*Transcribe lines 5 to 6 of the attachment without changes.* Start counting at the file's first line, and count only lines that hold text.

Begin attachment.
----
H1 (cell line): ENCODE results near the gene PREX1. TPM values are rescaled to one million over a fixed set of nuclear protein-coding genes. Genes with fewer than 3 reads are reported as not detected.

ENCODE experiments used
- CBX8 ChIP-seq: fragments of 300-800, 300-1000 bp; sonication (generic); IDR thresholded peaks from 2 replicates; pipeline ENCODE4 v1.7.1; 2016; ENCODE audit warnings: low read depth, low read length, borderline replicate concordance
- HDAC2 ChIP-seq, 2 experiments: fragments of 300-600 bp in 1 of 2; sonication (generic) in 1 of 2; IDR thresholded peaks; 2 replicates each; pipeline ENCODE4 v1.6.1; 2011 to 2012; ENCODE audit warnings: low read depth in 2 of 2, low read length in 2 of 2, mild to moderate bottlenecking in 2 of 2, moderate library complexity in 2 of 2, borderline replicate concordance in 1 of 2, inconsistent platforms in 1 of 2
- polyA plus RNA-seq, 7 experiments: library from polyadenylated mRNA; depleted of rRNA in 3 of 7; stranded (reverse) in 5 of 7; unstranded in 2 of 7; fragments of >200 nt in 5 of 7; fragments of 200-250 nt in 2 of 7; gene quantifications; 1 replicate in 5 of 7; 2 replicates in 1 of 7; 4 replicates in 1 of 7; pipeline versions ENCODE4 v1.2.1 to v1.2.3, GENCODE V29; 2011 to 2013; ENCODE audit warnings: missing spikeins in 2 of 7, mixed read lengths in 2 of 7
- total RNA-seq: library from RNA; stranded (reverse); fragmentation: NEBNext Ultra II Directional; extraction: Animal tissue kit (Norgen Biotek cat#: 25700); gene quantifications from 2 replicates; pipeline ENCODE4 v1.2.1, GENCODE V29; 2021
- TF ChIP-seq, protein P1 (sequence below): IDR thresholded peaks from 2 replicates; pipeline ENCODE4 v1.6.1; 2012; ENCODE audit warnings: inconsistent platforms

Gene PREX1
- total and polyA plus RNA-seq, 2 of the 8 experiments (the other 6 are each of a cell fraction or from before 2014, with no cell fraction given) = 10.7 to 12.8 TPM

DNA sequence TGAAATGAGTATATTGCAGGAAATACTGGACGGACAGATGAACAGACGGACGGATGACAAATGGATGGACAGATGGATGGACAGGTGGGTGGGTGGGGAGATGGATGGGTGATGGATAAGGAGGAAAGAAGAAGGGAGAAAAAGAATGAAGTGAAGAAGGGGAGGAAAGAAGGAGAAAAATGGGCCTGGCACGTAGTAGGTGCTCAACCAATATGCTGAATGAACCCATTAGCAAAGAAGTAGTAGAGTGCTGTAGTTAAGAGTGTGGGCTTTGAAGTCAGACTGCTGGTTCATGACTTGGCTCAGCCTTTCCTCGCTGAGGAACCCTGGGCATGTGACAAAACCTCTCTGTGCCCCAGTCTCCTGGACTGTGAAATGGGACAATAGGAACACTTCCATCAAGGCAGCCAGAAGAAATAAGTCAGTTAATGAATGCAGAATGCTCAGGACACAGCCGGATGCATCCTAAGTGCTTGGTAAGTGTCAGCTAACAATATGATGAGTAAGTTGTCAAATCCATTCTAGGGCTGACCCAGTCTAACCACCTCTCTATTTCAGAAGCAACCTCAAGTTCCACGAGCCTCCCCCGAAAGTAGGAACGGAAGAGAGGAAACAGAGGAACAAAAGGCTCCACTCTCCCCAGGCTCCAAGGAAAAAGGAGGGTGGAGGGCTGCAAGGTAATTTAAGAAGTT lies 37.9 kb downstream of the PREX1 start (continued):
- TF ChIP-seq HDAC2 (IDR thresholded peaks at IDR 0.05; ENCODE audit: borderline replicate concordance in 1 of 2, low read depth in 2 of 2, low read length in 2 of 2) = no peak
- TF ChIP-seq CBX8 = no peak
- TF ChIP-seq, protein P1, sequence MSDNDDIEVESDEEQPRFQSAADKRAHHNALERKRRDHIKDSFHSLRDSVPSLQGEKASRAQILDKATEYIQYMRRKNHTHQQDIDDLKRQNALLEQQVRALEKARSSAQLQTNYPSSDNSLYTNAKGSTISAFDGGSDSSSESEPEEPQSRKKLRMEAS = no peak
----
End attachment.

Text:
- polyA plus RNA-seq, 7 experiments: library from polyadenylated mRNA; depleted of rRNA in 3 of 7; stranded (reverse) in 5 of 7; unstranded in 2 of 7; fragments of >200 nt in 5 of 7; fragments of 200-250 nt in 2 of 7; gene quantifications; 1 replicate in 5 of 7; 2 replicates in 1 of 7; 4 replicates in 1 of 7; pipeline versions ENCODE4 v1.2.1 to v1.2.3, GENCODE V29; 2011 to 2013; ENCODE audit warnings: missing spikeins in 2 of 7, mixed read lengths in 2 of 7
- total RNA-seq: library from RNA; stranded (reverse); fragmentation: NEBNext Ultra II Directional; extraction: Animal tissue kit (Norgen Biotek cat#: 25700); gene quantifications from 2 replicates; pipeline ENCODE4 v1.2.1, GENCODE V29; 2021